Today’s academic library is undergoing a transformation in how it responds to the multifaceted needs and expectations of various user groups. With the waning reliance on physical resources and the parallel advances in technological innovation, the library of tomorrow must devote a far greater share of its space to users seeking comfortable, flexible environments that can host a range of scholarly activities.
As mobile computing and communication become more ubiquitous, campuses around the country are finding that hybrid learning commons capable of hosting a range of complementary services are becoming in-demand hubs of everyday activity. By providing students places to eat, relax, study, and collaborate, the campus library is poised to become the premier showcase for an institution’s commitment to 21st century learning.
Catering to Every Type of Learner
While much has changed in the evolution of library design, the library itself remains the foremost venue for scholarship on American campuses today. It serves as a foundation for research, study, and intellectual enlargement at a time when there is a decreasing reliance on traditional, bricks-and-mortar academic resources. Today’s library is a nimble building, replete with spaces that cater to every type of learner. Small, quiet study stations allow students to focus intently on their studies, while Learning Commons buzz with the collaborative exchanges of small and medium sized groups. Study Rooms host teams of high-level thinkers, and traditional Reading Rooms recall the grandeur of lofty public libraries. Flexible furniture arrangements and comfortable seating options combine to create diverse settings for various forms of study and camaraderie.
Leveraging Technological Innovations
The 21st century has given rise to tremendous shifts in how information is created, disseminated, and digested. The Internet, wireless computing, and touch-screen technology have all contributed to a growing expectation for information to be provided on-demand and in increasingly flexible formats. The library serves as an intellectual go-between, helping users wade through the incredible amount of information that exists while fostering new methods of search and discovery.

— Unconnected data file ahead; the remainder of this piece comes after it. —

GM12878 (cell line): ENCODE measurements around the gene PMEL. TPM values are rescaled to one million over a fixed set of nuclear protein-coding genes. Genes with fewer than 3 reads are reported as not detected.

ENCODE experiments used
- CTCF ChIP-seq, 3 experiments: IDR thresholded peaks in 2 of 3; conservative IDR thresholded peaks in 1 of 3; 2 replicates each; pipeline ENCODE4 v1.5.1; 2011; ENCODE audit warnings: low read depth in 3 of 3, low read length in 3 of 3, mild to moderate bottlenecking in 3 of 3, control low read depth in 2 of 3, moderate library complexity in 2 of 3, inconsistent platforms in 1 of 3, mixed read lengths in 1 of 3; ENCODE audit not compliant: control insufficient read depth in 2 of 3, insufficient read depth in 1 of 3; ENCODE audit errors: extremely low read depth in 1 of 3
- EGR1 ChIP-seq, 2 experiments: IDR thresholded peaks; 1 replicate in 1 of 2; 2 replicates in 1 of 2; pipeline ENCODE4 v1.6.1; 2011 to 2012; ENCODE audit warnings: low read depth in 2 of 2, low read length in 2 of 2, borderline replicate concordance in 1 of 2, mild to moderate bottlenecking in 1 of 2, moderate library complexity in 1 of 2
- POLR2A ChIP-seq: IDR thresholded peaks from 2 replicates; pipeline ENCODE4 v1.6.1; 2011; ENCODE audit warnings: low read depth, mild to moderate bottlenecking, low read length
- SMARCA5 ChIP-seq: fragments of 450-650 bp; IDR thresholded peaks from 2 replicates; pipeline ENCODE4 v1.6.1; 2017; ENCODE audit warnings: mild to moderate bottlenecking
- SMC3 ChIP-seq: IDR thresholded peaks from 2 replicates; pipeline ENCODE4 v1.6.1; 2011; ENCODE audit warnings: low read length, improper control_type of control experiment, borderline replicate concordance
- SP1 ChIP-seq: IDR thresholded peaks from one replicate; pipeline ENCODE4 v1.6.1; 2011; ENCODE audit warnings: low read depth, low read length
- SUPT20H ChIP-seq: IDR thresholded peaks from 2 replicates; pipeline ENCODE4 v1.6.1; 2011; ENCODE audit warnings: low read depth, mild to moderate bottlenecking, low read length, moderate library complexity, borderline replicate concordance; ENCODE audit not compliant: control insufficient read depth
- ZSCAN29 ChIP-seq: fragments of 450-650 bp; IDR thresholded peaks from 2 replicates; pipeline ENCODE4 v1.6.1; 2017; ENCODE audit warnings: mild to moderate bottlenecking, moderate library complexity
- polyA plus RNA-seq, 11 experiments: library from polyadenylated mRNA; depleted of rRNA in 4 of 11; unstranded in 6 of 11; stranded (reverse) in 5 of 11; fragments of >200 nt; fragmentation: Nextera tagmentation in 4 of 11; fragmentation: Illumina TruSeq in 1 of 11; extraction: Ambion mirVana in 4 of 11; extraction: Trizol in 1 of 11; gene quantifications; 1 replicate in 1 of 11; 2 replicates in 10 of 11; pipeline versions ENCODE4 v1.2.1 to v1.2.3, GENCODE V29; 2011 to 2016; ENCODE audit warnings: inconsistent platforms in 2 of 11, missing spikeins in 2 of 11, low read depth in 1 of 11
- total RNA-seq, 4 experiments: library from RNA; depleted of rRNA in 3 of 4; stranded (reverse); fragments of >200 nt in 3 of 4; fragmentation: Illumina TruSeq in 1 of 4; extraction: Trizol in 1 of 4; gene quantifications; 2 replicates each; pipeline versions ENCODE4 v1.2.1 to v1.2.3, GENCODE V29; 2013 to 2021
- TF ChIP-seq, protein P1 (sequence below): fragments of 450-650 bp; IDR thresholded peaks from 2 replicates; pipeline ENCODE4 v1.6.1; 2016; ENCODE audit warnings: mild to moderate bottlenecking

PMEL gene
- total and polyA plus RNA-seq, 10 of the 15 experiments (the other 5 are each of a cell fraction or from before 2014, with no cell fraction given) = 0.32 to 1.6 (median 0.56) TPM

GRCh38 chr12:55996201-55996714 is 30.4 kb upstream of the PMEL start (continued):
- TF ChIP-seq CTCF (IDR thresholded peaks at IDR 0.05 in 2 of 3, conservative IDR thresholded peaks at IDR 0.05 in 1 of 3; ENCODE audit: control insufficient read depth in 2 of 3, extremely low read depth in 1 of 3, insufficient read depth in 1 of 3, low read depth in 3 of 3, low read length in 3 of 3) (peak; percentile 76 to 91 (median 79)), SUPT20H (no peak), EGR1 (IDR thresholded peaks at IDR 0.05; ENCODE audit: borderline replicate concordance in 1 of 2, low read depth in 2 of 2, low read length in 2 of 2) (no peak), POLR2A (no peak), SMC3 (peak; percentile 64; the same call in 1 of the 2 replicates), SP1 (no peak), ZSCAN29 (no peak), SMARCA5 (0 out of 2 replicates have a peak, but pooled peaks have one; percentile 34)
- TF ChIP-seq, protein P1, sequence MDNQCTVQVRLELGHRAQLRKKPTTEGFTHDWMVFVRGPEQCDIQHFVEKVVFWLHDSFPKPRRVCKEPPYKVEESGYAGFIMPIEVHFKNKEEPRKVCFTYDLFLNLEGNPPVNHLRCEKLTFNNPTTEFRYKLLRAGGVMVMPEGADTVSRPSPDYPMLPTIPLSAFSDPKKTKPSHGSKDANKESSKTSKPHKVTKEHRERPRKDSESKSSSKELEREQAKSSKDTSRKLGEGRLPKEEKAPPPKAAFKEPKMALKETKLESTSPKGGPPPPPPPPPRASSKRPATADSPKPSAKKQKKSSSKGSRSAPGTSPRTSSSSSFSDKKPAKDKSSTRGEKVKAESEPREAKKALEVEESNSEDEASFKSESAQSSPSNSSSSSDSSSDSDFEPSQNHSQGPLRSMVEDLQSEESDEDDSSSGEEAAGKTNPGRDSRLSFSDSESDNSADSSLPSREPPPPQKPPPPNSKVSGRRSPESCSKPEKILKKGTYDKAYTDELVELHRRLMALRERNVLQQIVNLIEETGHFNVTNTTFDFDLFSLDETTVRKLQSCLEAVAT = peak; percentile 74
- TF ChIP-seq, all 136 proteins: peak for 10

At the same time, curricular changes demanding increased group study require new tools to facilitate digital collaboration. Touch-tables, interactive media surfaces, 3D printing, and the integration of technology into furnishings are being incorporated into academic libraries at a rapid rate. In order to stay ahead of the curve, the library must adapt to changes in existing infrastructure and equipment while embracing new systems and technology as they become available.
Housing + Accessing Information
While some universities are scaling back collections and de-accessioning little-used volumes from their collections, others are experimenting with a collection management system known as the Automated Storage and Retrieval System (ASRS). These robotically controlled book vaults require a fraction of the space needed for traditional book storage by housing collections in high-density storage bins. When a book is requested, a computer determines its location and deploys a robot to retrieve it within seconds.
The ASRS allows libraries to convert valuable square footage (necessary for bulky stacks) into flexible, user-centered program areas. With this space-saving technology, libraries are providing more collaborative learning environments, allowing patrons and library staff to focus more on the experience of knowledge learning and sharing, as opposed to book searching and shelving.
To learn more about design considerations for academic libraries, read our Academic Library Design Resource Book.